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November 08, 2007

Comments

Grin

The Opera browser already has spatial navigation -- for quite some time, actually. It uses the Shift key in combination with the arrow keys. It works just as fine as in their terrific Opera Mini browser for mobile phones.

wx

In Firefox, the cursor navigation you are talking about, can be enabled by pressing F7. It also can be turned to be on by default using Tools-Options-Advanced-General-[x] Always use the cursor keys to navigate...

icqfaquest
Michael Zuschlag

Expanding navigation from one dimension to two would certainly be a big help, with mean key-presses going from about n/2 to n^0.5, where n equals number of controls. Ironic that directional nav would first be common on the small screens of phones when the more controls the greater the advantage of directional over linearized navigation.

I wonder if an alternative or complimentary nav method could leverage the hierarchical structure common in web pages now. Maybe we could have Ctrl-Home-End-Page-Up-Down move among blocks, allowing gross navigation, with Ctrl-arrow keys for zeroing in. Probably would need the browser to highlight the active div.

Firefox's F7, which navigates by character not control, might have something like this; I can’t figure out exactly what its doing with Page Up and Down. It seems there has also been some problems with users accidentally hitting F7 and not knowing how to get out of it, which Firefox attempts to handled with a message box. Perhaps the otherwise unused and more aptly labeled Scroll Lock would have been a better choice than F7. Using a quasi-mode like Ctrl-cursor keys won’t have this problem.

spugbrap

@wx:
have you tried actually using Firefox's cursor navigation that you described (thanks for the tip, btw. I've always wondered what that option was about) on this blog? I just did, and it wasn't pretty. It kept getting stuck in the sidebar, no matter how much i tried to keep it in the main content section. bummer.

Brian

I also recommend checking out the Hit-a-Hint add on for FireFox (https://addons.mozilla.org/en-US/firefox/addon/1341). When you hold down an accelerator key (space) it renders a unique identifier above every usable element currently onscreen. You can then enter the identifier and it will activate the control. It's the most usable keyboard navigation scheme I've come across thusfar.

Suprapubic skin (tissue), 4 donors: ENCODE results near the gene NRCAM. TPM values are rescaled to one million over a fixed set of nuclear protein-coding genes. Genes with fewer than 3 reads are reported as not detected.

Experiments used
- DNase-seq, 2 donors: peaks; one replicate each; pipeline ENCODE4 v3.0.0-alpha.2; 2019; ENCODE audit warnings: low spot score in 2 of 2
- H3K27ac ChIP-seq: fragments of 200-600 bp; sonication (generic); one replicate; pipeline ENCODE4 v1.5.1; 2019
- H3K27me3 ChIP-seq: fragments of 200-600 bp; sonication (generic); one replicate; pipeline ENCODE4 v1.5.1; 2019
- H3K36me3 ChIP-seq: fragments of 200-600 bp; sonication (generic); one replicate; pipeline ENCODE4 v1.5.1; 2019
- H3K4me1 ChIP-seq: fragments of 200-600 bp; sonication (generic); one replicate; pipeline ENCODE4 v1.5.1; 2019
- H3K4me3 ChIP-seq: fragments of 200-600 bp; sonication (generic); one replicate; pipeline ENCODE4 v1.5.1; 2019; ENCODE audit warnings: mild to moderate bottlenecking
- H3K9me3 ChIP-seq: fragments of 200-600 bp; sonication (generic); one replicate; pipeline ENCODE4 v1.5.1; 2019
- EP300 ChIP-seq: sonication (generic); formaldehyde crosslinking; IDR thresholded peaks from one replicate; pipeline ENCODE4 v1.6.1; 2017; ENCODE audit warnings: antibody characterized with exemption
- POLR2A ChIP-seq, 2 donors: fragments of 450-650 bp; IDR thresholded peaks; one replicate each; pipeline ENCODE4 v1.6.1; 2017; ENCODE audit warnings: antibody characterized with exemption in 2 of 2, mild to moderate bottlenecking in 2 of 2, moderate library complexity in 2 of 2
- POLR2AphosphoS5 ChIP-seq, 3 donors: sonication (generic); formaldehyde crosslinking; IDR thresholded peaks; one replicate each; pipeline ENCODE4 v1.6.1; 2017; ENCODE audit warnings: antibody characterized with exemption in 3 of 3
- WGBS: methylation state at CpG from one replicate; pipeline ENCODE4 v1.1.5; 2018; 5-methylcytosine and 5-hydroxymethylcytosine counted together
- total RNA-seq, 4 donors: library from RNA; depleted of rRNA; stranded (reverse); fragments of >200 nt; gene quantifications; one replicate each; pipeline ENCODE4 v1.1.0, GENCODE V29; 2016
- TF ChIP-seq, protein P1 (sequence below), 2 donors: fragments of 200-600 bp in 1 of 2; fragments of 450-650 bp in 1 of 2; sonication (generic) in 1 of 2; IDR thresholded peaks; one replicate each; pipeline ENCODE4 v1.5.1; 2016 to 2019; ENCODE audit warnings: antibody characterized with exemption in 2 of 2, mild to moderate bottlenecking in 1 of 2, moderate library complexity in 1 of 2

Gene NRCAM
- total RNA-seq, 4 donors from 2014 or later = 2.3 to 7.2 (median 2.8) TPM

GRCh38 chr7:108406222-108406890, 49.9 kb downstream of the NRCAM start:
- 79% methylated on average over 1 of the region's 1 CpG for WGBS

fijal

Well, that's just not helping at all. What I do is I press / (search) and type think I would like to find then enter. This means I don't really need to read this crap anyway, which helps me to survive on such cluttered page as described in an example :-)

Assume Rhino

You mean you haven't tried Opera's spatial navigation? I can't live without it since they introduced it ages ago.

davidicus

.

check out the directional nav in the PS3's browser as well, where you may not have a mouse available, and can use a controller's thumb stick.

.

Kpwaidfj
Dave

Unfortunately Firefox's caret navigation is broken for the very reason given in the original post:

>Significantly, these heuristics respect the rendered visual
>representation of the page, not the structure of the document's
>object model or the original location of elements at design time.

Firefox doesn't do this, making its caret navigation quite painful to use (try it on this page to see an example of this).

Johnny Lee

Hey Jan, it's Johnny from WGA days.

I added spatial navigation to the WinCE port of IE4, back in 1999/2000. The browser showed up on Sega Dreamcast and MSN Companion.

No idea if the changes ever got merged in to other WinCE ports of IE.

On sub-PC devices, spatial navigation is the obvious navigation method since the TAB key is non-existent on cellphones, PDAs and game console controllers.

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